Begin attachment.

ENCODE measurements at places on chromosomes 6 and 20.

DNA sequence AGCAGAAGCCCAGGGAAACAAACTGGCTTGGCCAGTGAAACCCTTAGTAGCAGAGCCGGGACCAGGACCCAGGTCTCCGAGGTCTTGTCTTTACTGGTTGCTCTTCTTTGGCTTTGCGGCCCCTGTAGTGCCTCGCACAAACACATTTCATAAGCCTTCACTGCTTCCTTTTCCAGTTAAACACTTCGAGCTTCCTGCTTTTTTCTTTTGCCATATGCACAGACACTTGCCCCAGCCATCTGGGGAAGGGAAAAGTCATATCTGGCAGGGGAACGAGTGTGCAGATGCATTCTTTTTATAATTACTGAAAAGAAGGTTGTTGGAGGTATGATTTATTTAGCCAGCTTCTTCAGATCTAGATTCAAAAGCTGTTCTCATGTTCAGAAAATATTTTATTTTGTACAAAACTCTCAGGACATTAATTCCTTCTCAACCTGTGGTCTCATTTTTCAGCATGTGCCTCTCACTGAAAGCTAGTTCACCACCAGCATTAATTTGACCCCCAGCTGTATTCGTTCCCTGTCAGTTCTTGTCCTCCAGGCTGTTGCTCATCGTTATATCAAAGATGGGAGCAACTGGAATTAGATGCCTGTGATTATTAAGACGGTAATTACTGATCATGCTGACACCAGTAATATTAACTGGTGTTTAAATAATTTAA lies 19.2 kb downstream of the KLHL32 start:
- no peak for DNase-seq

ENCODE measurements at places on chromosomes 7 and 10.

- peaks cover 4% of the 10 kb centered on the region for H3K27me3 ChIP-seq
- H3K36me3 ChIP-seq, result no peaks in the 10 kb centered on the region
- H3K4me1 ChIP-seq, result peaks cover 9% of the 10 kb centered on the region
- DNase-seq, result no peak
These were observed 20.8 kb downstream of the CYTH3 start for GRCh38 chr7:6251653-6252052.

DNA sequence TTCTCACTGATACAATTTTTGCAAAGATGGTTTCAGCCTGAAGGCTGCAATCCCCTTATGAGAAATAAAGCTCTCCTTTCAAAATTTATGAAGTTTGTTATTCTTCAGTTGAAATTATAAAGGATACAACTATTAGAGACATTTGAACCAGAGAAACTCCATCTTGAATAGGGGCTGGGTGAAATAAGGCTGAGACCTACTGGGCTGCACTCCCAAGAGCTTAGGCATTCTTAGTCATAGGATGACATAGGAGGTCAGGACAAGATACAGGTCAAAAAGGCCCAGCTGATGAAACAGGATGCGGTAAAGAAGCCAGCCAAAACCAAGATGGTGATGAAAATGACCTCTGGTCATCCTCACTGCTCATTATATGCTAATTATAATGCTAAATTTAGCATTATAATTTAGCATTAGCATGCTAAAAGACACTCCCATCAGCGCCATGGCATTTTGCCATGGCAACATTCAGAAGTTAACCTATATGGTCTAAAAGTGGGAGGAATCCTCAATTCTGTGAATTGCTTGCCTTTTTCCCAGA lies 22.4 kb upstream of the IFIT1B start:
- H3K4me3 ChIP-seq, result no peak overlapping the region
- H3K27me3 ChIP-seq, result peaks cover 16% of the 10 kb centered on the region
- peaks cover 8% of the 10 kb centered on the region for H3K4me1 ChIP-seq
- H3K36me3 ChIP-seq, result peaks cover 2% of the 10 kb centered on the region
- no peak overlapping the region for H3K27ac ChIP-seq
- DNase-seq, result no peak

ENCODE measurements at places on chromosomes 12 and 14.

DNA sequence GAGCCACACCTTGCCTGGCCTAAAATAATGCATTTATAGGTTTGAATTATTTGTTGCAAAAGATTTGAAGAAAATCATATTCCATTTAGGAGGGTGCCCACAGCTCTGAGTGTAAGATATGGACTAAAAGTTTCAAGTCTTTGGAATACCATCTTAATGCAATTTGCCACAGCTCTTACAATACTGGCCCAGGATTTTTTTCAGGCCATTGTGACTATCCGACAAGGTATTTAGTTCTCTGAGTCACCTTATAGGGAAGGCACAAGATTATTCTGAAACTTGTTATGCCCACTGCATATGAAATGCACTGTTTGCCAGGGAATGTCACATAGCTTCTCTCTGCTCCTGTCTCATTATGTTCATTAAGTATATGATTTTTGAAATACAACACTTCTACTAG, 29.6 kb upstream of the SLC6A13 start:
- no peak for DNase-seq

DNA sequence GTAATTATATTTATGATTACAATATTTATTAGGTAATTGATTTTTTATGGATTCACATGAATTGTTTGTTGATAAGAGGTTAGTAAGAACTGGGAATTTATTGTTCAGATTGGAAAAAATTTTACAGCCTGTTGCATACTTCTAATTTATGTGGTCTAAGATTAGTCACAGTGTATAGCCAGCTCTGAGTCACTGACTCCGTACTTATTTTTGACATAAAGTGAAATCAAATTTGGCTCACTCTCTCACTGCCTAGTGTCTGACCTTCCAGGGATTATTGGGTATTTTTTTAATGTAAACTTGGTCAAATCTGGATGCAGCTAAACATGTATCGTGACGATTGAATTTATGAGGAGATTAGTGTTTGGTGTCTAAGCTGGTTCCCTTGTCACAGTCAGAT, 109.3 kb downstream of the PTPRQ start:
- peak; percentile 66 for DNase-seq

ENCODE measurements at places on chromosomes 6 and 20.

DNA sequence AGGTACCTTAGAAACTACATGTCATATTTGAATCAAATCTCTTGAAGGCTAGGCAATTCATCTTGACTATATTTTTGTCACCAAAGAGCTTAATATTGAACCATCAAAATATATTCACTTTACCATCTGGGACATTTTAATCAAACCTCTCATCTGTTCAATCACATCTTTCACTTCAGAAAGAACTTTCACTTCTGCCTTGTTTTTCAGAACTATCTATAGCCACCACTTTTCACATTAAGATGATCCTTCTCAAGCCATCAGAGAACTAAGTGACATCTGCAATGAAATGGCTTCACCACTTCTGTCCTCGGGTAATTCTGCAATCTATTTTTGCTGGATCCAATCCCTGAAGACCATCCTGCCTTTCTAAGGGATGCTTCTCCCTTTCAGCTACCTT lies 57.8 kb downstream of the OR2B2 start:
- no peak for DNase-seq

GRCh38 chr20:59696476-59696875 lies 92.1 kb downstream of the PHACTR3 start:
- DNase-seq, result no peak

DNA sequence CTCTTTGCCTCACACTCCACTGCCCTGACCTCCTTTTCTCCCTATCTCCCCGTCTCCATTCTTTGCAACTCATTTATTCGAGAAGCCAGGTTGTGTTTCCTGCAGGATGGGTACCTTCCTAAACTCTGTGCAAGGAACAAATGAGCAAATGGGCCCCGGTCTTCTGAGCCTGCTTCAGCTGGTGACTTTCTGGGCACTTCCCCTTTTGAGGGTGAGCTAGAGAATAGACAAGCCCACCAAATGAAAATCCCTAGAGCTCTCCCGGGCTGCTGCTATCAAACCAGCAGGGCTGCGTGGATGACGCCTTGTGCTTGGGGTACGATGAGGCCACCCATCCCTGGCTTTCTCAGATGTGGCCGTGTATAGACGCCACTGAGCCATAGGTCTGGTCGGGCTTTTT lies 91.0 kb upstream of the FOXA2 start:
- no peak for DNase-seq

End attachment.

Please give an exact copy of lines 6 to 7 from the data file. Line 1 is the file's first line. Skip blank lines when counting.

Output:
- H3K36me3 ChIP-seq, result no peaks in the 10 kb centered on the region
- H3K4me1 ChIP-seq, result peaks cover 9% of the 10 kb centered on the region